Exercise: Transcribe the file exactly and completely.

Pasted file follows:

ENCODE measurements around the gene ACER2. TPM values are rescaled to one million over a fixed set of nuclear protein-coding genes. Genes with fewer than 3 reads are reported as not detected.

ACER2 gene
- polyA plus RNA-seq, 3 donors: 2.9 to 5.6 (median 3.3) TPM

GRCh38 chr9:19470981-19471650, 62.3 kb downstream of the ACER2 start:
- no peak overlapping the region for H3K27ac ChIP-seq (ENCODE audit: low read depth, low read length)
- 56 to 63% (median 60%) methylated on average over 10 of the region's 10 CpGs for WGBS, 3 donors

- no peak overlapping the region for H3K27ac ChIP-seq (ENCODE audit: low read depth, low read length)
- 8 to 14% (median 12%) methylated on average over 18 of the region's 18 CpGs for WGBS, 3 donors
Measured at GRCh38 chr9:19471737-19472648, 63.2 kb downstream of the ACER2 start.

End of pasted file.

ENCODE measurements around the gene ACER2. TPM values are rescaled to one million over a fixed set of nuclear protein-coding genes. Genes with fewer than 3 reads are reported as not detected.

ACER2 gene
- polyA plus RNA-seq, 3 donors: 2.9 to 5.6 (median 3.3) TPM

GRCh38 chr9:19470981-19471650, 62.3 kb downstream of the ACER2 start:
- no peak overlapping the region for H3K27ac ChIP-seq (ENCODE audit: low read depth, low read length)
- 56 to 63% (median 60%) methylated on average over 10 of the region's 10 CpGs for WGBS, 3 donors

- no peak overlapping the region for H3K27ac ChIP-seq (ENCODE audit: low read depth, low read length)
- 8 to 14% (median 12%) methylated on average over 18 of the region's 18 CpGs for WGBS, 3 donors
Measured at GRCh38 chr9:19471737-19472648, 63.2 kb downstream of the ACER2 start.